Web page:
Wood seized in R’kiri, no arrests made

Authorities in Ratanakkiri province’s Banlung City raided a villa and three furniture workshops Thursday and yesterday, confiscating more than 15 cubic meters of luxury wood but making no arrests, officials said yesterday.

“The recent raids are part of a large-scale operation to crack down on illegal smuggling and storing of banned luxury woods,” said provincial court deputy prosecutor Ros Saram, who led the two raids. Mr Saram said that authorities were still trying to identify the owner of the villa and workshops and declined to name any suspects.

More than 20 officials from the provincial forestry administration, court and other agencies seized more than 15 cubic meters of Kra Nhuung wood on Thursday at the Banlung City villa, Mr Saram said.

“When our forces raided the residential villa, the landlord was not there, just a maid,” Mr Saram said.

In yesterday’s raid, Mr Saram said that some 30 officials from the provincial forestry administration, court, police, military police and other agencies raided three furniture workshops in Banlung City. He said the raid yielded a yet-to-be calculated amount of luxury woods, including Beng, Thnong and Nean Nuon.

Leng Yu, chief of the provincial forestry administration division, said the seized logs were being transported to the provincial forestry administration headquarters.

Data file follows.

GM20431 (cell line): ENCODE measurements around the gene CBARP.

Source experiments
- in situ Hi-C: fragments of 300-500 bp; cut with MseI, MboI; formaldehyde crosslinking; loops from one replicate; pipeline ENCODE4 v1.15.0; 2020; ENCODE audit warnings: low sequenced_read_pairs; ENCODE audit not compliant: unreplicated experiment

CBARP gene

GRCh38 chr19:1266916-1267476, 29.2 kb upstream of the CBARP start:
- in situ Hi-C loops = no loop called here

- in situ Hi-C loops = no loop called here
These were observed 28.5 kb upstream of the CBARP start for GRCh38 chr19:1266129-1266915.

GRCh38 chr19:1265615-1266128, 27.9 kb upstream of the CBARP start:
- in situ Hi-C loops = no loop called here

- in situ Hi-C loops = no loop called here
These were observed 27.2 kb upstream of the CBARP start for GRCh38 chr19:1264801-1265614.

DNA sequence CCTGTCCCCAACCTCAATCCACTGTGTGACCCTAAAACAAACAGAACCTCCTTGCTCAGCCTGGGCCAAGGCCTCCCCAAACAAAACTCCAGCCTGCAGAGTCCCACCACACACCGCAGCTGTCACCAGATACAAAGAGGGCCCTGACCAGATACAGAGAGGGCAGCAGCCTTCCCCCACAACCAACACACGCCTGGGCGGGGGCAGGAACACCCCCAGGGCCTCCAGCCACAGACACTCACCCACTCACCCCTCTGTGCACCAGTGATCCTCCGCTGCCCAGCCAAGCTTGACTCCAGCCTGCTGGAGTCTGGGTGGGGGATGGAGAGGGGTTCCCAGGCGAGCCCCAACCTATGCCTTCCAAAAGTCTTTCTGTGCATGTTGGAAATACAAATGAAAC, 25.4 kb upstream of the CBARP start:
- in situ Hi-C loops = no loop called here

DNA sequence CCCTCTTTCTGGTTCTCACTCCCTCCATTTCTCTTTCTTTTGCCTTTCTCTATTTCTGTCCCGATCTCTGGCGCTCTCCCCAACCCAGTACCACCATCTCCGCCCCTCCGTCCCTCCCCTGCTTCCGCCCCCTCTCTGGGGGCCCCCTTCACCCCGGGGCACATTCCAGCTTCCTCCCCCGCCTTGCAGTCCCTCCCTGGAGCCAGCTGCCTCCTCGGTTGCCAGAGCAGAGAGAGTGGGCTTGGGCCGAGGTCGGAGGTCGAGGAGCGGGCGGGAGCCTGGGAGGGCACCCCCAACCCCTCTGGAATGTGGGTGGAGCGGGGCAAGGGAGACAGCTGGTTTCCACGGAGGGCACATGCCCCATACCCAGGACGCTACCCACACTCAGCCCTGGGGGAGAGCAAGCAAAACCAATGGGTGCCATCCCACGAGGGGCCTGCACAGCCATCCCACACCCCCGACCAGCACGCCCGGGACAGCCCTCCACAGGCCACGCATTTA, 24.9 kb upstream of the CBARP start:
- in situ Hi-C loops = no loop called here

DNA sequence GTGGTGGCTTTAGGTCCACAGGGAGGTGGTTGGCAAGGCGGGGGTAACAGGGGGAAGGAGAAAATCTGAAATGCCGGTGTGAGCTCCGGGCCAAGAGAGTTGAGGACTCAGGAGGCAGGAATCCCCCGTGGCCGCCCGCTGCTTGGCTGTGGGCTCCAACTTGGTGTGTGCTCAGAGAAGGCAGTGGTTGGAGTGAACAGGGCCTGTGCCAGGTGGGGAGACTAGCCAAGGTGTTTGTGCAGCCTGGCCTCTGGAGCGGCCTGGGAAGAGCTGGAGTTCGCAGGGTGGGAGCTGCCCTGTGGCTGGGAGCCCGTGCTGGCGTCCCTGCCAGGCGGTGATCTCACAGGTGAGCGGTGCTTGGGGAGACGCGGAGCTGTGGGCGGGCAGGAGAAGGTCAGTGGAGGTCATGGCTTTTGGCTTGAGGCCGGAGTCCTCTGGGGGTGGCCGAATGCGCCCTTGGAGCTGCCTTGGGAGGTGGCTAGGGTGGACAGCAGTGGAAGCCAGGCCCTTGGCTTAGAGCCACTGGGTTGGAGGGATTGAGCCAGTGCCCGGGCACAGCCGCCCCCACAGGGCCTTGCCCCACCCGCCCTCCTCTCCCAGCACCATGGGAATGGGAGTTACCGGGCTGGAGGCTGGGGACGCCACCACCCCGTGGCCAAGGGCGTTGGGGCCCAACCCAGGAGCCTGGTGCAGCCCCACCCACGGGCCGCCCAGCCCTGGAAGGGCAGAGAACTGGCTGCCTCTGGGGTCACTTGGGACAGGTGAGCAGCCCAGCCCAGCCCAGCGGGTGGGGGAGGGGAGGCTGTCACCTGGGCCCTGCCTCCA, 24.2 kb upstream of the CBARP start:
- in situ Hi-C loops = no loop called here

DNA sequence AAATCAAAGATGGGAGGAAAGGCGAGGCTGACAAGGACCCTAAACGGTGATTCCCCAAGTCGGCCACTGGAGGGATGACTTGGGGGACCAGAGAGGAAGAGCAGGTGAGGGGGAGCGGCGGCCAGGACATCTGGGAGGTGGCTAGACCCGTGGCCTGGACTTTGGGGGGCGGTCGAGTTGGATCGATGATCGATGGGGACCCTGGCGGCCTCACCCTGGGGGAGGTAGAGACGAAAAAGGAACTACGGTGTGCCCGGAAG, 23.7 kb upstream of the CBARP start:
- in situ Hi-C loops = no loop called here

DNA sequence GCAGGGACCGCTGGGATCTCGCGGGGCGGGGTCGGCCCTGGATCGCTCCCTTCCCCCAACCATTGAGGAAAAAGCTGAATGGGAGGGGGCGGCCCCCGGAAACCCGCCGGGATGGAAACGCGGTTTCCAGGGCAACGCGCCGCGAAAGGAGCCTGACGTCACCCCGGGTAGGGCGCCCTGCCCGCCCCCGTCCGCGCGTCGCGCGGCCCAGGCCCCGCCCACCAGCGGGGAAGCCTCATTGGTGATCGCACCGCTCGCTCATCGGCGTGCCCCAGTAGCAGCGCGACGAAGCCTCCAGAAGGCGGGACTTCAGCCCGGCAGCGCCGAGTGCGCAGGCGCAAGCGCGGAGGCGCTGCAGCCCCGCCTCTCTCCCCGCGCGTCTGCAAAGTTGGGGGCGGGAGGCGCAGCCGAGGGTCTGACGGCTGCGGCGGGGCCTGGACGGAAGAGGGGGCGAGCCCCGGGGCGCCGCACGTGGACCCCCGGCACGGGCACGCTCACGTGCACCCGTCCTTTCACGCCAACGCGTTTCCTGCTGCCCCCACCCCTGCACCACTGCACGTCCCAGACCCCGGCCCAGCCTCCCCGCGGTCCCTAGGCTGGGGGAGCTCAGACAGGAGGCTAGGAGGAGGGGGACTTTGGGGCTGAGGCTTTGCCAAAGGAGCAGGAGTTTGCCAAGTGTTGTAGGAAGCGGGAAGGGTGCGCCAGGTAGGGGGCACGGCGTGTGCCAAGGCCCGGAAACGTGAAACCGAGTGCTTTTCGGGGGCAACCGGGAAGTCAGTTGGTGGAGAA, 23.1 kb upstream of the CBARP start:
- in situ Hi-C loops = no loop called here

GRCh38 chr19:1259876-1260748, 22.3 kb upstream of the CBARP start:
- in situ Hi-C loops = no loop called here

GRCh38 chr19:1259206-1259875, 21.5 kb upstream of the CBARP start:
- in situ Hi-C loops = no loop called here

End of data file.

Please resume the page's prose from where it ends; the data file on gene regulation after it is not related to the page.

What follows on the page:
“Whenever we receive information from our network or reports from any type of sources on the suspected location of smuggled wood, we will cooperate with the court to raids those locations,” Mr Yu said.

“It doesn’t matter who the loggers are, because they must be prosecuted whenever we find they are committing forest crimes and illegal logging,” he said, before declining to comment further.

Chhay Thy, provincial investigator for local rights group Adhoc, said the owner of the raided villa was reportedly Ta Vai, a wealthy businessman embroiled in a 2,000-hectare land dispute with some 50 Jarai ethnic minority families in the province’s O’yadaw district. Contact information for Mr Vai was not available yesterday.

Mr Thy, who monitored Thursday’s and yesterday’s missions, applauded the raids, but said prosecutions need to follow.

“For these two operations, no arrests have been made, although those logs were confiscated from a home and workshops,” Mr Thy said, adding that the authorities should be able to identify the suspects. “If these operations were made without corruption, my rights group strongly believes the perpetrators must be captured for prosecution.”

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